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Angelo wrote:

Hi, guys —

I have a question about gaining a Plenary Indulgence.

I have been chosen to be a Confirmation sponsor and learned that before the Confirmation,
the parish priest will be offering a general absolution. One of the requirements for gaining a plenary indulgence is "sacramental Confession/absolution."

  • I am not conscious of mortal sin, but just wondering, if I can receive the wonderful gift of a plenary indulgence along with the absolution?

Thank you very much!


  { As part of receiving a plenary indulgence, is a general absolution good enough? }

Mike replied:

Hi, Angelo —

In answering your question, for the benefit of others, let me state what the Catechism says on this issue:


1471 The doctrine and practice of indulgences in the Church are closely linked to the effects of the sacrament of Penance.

What is an indulgence?

"An indulgence is a remission before God of the temporal punishment due to sins whose guilt has already been forgiven, which the faithful Christian who is duly disposed gains under certain prescribed conditions through the action of the Church which, as the minister of redemption, dispenses and applies with authority the treasury of the satisfactions of Christ and the saints."

"An indulgence is partial or plenary according as it removes either part or all of the temporal punishment due to sin." The faithful can gain indulgences for themselves or apply them to the dead.

I'm concerned that your pastor has chosen to administer general absolution for Confirmation.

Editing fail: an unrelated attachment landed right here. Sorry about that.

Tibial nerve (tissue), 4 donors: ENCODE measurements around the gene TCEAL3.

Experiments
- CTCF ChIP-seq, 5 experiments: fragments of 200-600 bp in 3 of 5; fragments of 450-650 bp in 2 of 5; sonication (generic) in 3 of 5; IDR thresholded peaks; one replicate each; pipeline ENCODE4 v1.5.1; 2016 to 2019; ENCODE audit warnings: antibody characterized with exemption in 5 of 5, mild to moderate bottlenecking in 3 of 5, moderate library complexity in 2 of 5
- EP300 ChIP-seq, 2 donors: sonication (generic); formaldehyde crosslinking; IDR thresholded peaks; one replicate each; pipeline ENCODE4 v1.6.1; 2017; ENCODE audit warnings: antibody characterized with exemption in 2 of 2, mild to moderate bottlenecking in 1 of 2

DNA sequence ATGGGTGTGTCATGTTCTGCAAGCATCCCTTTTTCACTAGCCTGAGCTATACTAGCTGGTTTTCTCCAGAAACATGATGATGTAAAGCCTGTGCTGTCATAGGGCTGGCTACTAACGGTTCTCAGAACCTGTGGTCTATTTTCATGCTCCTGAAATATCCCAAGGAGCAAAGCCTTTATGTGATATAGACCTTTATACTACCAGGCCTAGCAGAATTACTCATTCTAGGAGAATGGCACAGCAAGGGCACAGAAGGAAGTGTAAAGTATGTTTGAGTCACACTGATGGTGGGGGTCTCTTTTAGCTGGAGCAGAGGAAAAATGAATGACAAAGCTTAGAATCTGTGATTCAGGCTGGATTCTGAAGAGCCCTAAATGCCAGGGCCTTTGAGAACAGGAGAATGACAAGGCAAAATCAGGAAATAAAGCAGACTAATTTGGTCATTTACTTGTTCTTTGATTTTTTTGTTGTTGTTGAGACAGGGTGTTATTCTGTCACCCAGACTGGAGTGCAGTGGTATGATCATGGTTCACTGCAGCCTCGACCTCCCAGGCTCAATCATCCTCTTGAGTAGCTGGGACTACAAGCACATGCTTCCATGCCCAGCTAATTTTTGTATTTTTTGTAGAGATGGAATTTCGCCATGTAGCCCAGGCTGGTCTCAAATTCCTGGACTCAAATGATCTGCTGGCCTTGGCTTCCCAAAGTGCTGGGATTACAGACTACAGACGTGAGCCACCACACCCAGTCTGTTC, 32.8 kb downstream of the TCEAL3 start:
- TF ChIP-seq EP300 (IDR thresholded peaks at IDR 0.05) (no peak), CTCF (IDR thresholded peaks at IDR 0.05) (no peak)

This is not appropriate under normal circumstances.

This is what the Catechism states on the issue:

1483 In case of grave necessity recourse may be had to a communal celebration of reconciliation with general confession and general absolution. Grave necessity of this sort can arise when there is imminent danger of death without sufficient time for the priest or priests to hear each penitent's confession. Grave necessity can also exist when, given the number of penitents, there are not enough confessors to hear individual confessions properly in a reasonable time, so that the penitents through no fault of their own would be deprived of sacramental grace or Holy Communion for a long time. In this case, for the absolution to be valid the faithful must have the intention of individually confessing their grave sins in the time required.

The diocesan bishop is the judge of whether or not the conditions required for general absolution exist. A large gathering of the faithful on the occasion of major feasts or pilgrimages does not constitute a case of grave necessity.

I would make sure your local bishop is aware of what your pastor is doing.

You said:
I am not conscious of mortal sin, but just wondering, if I can receive the wonderful gift of a plenary indulgence along with the absolution?

If you:

  • individually confess all your sins
    • including any known mortal sins and do the prescribed prayers or actions, that were attached to the indulgence when it was granted by the Church; usually a set of
      Our Fathers and Hail Mary's for the intentions of the Holy Father or something like that, then ...

Yes, you may receive this wonderful gift of a plenary indulgence that should be promoted more within each diocese ... but with care, so we don't repeat the mistakes that lead up to the Reformation.

Hope this answers your question.


Please report any and all typos or grammatical errors.
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The Early Church Fathers Church Fathers on the Primacy of Peter. The Early Church Fathers on the Catholic Church and the term Catholic. The Early Church Fathers on the importance of the Roman Catholic Church centered in Rome.